Benjamin Horne provides no such safety for his children. Johnny is described as 27 and in the third grade, an indication that he perhaps has something more than “mental problems”, as Audrey describes them. Johnny is cared for by others; neither his mother or father have time for him. We never find out why Mrs. Horne is checked out, but we already know why Benjamin is withdrawn. He’s preoccupied with work and women. As mentioned earlier, he’s such a non-entity in Audrey’s life that, when he threatens to send her to a Bulgarian convent, she mocks it as the empty threat it is. But what’s interesting about their relationship is the stalemate they’ve reached. Audrey is so desperate for his attention that she acts out by ruining his business and playing music so loud it disturbs the hotel guests. Benjamin wants her respect that he compares her disobedience to Laura’s death. “Laura died two days ago. I lost you years ago.” As Brian Adams once sang: cuts like a knife.
In between the Haywards and the Hornes are Major and Mrs. Briggs. Mrs. Briggs has the same pleasing demeanor as Mrs. Hayward (and is also given less to do since Twin Peaks is all about Oedipal relationships), while Major Briggs is patient, tolerant, and respectful of his son. And he does put up with a lot from Bobby. In the past 48 hours Bobby has been arrested twice, once on suspicion of murdering his girlfriend and the second for joining a fight at the Roadhouse; but Major Briggs doesn’t punish Bobby. Instead, at a nice family dinner, he tells Bobby that he understands and respects his son’s need to rebel. Then, as the major is explaining how he’ll always be available, Bobby sticks a cigarette in his mouth and — WHACK — the major is not having it. He can put up with the bar fights, but not smoking at the dinner table. Major Briggs slapping his son is still as alarming now as it was when the episode first aired. Up to this point, he has been a model parent; is this sudden violence what Bobby is rebelling against? If it isn’t, then why does Bobby act out?
This then leaves the Palmers. Their daughter used cocaine, had two boyfriends, and ten thousand dollars in a safety deposit box. Yes, their daughter has just been found murdered, but the question still needs to asked: what did they know about her life? Of everyone in Twin Peaks, they seem to be the two most blind to her secrets. Even sadder, it doesn’t seem like they’ve been given details of her death or the time leading up to it. They love their daughter, but they are as ignorant about her as ever.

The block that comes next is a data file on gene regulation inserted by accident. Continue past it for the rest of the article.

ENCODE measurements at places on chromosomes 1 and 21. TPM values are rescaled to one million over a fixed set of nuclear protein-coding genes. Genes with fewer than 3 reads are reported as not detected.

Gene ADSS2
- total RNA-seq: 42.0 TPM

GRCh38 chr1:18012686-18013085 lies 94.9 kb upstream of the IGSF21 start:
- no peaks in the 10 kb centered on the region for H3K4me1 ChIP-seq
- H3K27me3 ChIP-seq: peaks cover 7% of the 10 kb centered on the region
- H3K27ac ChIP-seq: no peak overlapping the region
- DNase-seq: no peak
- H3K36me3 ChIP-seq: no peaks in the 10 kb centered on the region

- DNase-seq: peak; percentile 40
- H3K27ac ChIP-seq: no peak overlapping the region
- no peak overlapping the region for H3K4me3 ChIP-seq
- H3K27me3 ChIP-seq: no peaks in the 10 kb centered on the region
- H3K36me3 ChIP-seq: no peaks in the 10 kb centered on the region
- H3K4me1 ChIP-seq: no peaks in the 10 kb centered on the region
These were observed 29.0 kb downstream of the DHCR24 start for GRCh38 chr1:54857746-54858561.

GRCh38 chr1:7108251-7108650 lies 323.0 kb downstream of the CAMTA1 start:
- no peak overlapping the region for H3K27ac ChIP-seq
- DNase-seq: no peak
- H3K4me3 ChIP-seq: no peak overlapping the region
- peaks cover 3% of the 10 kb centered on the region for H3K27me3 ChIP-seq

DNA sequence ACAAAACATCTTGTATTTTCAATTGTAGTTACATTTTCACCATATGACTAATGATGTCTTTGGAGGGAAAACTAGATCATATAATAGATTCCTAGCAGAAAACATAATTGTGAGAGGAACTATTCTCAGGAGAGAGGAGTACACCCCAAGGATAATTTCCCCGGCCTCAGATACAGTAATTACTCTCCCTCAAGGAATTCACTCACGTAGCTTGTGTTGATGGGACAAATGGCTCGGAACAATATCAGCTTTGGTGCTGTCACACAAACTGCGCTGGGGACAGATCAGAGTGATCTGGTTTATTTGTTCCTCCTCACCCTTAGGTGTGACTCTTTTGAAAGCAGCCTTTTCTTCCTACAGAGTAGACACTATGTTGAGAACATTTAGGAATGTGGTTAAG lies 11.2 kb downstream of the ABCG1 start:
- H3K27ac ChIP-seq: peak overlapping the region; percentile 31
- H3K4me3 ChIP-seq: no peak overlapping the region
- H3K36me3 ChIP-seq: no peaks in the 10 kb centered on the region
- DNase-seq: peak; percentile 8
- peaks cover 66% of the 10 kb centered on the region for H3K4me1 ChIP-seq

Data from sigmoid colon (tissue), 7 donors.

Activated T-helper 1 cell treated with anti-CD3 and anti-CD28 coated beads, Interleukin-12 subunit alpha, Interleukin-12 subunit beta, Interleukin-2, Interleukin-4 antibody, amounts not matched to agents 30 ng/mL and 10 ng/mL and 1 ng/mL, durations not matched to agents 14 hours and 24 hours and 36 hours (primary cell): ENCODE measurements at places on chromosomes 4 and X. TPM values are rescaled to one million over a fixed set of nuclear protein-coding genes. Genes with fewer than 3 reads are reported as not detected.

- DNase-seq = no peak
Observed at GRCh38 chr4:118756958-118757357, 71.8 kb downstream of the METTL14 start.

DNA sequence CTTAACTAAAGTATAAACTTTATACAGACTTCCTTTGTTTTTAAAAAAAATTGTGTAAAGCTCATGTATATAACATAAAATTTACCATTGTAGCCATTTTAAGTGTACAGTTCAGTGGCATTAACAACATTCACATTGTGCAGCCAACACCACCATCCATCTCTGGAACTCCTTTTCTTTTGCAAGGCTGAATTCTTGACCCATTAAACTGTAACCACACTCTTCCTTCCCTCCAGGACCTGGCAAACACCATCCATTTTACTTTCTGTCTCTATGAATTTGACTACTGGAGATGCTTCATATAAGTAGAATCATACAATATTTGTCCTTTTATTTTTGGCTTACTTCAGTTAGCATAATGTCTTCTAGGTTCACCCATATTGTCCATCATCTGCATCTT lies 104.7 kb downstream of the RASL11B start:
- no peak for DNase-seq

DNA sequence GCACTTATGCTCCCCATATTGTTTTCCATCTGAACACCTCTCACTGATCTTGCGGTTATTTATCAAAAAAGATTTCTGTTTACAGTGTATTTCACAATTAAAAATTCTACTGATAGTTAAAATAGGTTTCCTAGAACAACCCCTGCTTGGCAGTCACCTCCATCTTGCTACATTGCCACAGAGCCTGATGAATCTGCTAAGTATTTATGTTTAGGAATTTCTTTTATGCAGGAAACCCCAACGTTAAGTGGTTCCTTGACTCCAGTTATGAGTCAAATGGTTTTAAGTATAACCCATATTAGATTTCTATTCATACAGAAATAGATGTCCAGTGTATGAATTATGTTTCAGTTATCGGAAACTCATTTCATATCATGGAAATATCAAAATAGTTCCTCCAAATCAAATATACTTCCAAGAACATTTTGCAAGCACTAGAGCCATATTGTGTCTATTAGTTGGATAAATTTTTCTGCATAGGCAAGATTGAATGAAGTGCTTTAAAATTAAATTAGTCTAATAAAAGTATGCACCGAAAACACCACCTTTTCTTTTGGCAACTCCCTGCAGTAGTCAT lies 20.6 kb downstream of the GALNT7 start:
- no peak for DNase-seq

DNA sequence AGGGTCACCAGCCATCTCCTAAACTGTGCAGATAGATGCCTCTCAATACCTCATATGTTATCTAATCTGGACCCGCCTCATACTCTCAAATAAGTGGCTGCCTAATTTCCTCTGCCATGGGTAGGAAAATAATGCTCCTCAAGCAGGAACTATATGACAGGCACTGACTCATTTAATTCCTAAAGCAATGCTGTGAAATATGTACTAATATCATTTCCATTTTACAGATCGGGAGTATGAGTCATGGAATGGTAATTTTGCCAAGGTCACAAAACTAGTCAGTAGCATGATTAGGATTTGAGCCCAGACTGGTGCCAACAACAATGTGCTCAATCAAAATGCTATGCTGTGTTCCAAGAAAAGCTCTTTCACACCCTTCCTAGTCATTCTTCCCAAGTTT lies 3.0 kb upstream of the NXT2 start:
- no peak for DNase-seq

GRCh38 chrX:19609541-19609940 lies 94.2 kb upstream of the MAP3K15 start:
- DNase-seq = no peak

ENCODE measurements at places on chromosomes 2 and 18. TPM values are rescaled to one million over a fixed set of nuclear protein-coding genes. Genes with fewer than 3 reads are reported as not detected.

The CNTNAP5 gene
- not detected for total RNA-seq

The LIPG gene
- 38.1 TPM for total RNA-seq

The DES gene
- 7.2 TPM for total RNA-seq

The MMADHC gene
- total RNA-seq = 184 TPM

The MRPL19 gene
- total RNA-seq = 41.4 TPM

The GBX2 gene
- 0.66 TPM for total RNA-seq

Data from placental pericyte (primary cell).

Like any good noir, the story deepened in ‘Traces to Nowhere’. More importantly, it was a strong follow-up to the pilot, which not many shows get right. Story continuity is owed to the episode being written by Mark Frost and David Lynch (who I really hope started calling each other Bobber and Snake). By the end of the first season we’ll see that their writing partnership created some of the best episodes of the series.
As for the episode’s direction, Duwayne Dunham creates a strong impression of Lynch’s style from the pilot. For instance, the scene between Benjamin and Audrey is one take. Watch the scene again and pay attention; the camera moves up, down, and side to side, but there are no edits. Audrey keeps her face from Benjamin for most of the scene, while Benjamin is trying to get her to look at him. Their eyes tell us what they are really thinking. Then, when Audrey finally looks at Benjamin, her back is kept to camera. A scene like this shows trust in your actors to hold the viewer and faith in your audience to notice.
For me, the end of the episode brings the same questions I had in the pilot and then some: Who exactly was Laura to these people? Did anyone really know her? Could anybody see she was in trouble? Could she have been saved?